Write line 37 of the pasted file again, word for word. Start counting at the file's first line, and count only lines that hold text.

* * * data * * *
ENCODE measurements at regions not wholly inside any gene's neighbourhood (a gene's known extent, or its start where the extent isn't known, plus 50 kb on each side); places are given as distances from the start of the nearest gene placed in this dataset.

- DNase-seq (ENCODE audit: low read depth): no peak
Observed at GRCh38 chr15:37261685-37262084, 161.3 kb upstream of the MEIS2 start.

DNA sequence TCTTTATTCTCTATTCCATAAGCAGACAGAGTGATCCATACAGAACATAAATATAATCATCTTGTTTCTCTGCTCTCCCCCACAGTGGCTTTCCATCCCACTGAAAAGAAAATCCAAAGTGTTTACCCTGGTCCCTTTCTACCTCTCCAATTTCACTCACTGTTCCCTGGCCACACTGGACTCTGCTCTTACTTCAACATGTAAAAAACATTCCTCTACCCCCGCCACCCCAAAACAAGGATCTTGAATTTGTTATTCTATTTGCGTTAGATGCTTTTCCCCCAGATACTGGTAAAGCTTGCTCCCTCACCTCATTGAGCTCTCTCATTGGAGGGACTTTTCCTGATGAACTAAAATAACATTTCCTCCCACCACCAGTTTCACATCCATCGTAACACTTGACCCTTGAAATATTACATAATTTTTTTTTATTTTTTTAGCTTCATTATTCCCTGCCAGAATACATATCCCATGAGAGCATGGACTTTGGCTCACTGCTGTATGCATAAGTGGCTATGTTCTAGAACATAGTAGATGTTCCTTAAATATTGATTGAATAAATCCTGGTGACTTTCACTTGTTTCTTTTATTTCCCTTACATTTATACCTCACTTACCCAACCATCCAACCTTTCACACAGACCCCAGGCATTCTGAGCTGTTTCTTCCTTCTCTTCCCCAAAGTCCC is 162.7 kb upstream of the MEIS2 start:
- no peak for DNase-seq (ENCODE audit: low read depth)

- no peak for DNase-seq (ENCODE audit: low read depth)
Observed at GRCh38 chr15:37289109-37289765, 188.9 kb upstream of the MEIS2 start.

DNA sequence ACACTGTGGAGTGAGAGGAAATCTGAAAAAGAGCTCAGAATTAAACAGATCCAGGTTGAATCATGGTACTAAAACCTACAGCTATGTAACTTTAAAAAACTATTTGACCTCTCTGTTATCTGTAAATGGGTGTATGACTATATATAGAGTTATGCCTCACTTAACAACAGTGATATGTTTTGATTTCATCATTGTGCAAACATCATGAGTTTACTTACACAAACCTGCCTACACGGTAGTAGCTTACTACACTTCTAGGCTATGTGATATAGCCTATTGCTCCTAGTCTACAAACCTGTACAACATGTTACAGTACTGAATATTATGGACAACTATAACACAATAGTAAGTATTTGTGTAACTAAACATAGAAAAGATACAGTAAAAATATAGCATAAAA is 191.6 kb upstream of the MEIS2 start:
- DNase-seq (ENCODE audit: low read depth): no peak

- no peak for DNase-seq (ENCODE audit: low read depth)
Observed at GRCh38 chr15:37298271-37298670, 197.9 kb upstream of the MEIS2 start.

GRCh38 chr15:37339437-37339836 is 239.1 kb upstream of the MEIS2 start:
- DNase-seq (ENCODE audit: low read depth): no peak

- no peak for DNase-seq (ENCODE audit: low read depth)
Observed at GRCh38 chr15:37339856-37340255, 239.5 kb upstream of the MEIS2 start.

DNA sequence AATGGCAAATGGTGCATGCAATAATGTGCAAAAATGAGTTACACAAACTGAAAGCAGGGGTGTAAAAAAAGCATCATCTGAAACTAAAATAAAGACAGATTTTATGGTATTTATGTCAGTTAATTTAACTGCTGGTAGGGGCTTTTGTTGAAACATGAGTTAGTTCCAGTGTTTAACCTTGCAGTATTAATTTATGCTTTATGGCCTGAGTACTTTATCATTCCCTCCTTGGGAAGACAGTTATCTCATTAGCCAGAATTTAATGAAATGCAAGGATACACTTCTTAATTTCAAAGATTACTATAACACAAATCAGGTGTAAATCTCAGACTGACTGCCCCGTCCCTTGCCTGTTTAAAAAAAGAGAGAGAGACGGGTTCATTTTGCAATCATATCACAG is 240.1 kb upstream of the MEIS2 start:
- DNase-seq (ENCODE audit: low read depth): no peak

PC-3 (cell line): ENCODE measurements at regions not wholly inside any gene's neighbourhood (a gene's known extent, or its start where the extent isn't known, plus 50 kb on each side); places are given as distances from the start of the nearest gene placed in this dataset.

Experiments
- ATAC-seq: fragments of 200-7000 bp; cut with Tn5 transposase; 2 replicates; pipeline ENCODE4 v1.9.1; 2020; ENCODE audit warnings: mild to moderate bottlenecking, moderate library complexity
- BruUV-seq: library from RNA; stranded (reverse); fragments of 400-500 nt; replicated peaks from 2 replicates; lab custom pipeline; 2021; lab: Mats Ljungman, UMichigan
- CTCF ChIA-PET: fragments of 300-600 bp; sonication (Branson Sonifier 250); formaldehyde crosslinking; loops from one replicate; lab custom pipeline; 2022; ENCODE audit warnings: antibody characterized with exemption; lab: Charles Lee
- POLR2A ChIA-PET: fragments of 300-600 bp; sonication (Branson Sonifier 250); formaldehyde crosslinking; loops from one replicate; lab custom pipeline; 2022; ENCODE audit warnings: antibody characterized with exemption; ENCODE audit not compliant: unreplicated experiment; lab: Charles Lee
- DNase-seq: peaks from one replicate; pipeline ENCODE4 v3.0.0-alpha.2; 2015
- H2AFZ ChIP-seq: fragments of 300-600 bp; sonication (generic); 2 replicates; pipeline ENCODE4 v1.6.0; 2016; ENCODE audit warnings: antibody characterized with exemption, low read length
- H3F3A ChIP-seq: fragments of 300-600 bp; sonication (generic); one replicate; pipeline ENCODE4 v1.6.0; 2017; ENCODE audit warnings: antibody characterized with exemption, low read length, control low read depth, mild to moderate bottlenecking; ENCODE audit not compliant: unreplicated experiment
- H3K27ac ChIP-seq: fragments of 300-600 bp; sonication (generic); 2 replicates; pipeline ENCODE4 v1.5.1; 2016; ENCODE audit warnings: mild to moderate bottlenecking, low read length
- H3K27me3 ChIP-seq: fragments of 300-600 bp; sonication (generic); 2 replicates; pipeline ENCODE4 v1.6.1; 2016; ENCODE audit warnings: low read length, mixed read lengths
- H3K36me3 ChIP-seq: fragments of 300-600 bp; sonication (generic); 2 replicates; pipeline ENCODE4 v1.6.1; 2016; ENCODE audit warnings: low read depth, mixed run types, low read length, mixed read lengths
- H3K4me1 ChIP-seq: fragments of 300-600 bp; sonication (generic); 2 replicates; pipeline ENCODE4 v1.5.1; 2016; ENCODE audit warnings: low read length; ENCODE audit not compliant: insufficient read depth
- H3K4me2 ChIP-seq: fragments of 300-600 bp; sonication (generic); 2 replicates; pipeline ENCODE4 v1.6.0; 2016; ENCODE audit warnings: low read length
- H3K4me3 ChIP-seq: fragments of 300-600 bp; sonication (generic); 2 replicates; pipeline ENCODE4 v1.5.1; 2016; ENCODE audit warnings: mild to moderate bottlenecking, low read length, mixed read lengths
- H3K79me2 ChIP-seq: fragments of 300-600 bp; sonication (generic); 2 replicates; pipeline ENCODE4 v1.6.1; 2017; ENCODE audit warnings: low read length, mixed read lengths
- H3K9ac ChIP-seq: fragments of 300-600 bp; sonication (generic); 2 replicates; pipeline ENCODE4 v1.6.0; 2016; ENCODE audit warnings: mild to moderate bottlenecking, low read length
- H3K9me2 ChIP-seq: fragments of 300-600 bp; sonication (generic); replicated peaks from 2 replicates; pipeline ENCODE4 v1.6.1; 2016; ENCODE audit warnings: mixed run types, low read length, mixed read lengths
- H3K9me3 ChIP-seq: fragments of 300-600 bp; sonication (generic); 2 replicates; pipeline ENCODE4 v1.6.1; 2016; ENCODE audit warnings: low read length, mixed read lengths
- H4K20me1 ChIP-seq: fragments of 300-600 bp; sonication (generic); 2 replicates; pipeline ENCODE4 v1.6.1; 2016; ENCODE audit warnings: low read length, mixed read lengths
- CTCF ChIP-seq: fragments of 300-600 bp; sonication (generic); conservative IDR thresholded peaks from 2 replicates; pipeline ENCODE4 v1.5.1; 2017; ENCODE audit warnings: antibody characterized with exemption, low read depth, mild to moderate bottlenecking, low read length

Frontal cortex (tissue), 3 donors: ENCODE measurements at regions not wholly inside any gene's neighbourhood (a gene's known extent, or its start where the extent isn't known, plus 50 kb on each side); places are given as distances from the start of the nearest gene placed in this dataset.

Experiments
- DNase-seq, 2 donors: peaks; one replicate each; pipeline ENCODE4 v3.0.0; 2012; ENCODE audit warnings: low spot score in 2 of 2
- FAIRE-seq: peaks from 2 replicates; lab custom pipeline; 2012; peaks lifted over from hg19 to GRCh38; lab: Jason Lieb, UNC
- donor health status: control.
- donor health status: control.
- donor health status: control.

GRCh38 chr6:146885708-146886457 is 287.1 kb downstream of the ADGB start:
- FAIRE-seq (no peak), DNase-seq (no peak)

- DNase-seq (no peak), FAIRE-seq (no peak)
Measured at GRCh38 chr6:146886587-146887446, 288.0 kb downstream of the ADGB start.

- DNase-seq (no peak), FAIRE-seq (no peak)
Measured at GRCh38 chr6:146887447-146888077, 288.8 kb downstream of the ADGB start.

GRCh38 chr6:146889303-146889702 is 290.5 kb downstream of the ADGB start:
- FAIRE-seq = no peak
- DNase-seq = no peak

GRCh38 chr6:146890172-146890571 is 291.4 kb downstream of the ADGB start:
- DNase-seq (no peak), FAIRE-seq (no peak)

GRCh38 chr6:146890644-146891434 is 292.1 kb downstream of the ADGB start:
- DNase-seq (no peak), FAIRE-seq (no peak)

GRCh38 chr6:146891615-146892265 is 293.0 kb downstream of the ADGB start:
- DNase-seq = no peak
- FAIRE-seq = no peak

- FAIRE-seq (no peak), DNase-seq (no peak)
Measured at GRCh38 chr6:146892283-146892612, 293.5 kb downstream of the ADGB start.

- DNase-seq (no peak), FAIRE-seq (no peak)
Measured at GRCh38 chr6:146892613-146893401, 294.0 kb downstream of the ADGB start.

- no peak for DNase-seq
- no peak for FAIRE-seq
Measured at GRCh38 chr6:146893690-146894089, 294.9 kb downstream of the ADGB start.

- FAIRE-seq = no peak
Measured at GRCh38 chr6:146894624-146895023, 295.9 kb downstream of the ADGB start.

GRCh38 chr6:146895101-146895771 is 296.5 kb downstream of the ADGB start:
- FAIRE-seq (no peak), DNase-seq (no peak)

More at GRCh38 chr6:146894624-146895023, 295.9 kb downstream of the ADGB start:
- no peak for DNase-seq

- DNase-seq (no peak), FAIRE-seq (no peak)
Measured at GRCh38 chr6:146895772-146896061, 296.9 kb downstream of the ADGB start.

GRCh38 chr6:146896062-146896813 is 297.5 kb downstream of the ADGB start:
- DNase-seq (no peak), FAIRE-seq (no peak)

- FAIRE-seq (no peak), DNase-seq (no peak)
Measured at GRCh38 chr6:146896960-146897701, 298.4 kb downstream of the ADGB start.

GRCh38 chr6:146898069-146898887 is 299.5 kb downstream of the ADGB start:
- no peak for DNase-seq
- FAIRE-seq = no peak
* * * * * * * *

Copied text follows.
- H4K20me1 ChIP-seq: fragments of 300-600 bp; sonication (generic); 2 replicates; pipeline ENCODE4 v1.6.1; 2016; ENCODE audit warnings: low read length, mixed read lengths